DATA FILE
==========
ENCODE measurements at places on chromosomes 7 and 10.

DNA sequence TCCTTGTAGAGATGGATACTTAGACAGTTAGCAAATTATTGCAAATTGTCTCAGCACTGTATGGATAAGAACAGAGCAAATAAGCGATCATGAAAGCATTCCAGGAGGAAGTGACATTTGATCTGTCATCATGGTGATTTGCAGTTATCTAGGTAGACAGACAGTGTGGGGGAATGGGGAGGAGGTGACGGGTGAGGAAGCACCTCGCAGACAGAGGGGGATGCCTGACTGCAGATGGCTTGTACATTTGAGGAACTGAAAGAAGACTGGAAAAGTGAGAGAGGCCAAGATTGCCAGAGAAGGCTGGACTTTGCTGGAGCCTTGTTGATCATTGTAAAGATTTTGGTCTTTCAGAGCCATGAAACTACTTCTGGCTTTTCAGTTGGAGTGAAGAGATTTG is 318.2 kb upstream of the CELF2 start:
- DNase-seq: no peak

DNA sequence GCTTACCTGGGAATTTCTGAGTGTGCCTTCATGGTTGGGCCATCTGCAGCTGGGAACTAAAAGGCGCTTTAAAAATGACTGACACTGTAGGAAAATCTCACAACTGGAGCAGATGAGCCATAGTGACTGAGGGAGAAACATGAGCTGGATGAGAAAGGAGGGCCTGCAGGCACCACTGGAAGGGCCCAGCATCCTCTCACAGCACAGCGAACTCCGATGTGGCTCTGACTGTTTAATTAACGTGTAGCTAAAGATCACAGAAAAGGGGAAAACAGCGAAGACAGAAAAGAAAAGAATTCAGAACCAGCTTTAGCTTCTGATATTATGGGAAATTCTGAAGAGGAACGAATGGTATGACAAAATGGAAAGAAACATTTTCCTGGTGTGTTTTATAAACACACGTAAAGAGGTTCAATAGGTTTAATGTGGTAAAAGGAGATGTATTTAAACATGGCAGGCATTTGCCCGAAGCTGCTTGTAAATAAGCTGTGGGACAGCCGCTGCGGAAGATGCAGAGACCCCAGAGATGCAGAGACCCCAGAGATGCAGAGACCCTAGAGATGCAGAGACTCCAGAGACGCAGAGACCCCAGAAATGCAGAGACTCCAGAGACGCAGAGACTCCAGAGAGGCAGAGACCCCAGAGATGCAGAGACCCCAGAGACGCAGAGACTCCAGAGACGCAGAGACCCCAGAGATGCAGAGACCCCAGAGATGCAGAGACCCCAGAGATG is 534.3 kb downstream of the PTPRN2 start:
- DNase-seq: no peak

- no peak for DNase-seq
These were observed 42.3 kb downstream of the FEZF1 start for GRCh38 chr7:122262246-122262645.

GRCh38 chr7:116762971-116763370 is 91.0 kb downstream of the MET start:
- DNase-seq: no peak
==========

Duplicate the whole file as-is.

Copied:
ENCODE measurements at places on chromosomes 7 and 10.

DNA sequence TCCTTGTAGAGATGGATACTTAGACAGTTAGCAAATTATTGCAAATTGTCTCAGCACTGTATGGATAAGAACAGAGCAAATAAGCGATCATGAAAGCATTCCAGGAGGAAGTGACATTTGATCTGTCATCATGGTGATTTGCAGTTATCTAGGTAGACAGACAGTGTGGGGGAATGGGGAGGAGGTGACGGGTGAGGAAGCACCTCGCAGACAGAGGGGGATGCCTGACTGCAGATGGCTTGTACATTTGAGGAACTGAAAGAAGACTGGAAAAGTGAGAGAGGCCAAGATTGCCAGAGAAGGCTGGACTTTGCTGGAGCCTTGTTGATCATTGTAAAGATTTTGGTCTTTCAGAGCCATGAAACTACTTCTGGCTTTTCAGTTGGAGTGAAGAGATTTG is 318.2 kb upstream of the CELF2 start:
- DNase-seq: no peak

DNA sequence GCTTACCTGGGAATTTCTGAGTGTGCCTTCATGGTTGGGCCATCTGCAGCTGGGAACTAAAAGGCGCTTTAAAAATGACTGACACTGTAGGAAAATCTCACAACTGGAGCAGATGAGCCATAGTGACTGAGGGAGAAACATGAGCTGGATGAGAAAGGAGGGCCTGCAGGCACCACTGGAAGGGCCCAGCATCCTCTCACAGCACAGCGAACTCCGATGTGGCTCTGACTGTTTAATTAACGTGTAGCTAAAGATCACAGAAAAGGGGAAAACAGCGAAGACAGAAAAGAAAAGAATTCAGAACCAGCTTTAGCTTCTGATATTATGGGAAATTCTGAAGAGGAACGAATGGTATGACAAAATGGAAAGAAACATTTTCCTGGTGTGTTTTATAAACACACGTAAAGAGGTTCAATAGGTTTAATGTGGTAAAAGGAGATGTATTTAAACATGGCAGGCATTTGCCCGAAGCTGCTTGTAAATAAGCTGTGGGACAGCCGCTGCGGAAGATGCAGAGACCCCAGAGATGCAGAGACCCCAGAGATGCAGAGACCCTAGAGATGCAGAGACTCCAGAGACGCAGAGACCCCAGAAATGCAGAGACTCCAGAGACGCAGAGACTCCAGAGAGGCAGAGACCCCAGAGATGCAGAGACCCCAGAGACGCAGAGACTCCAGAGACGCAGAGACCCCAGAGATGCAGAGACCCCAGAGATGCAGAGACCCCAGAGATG is 534.3 kb downstream of the PTPRN2 start:
- DNase-seq: no peak

- no peak for DNase-seq
These were observed 42.3 kb downstream of the FEZF1 start for GRCh38 chr7:122262246-122262645.

GRCh38 chr7:116762971-116763370 is 91.0 kb downstream of the MET start:
- DNase-seq: no peak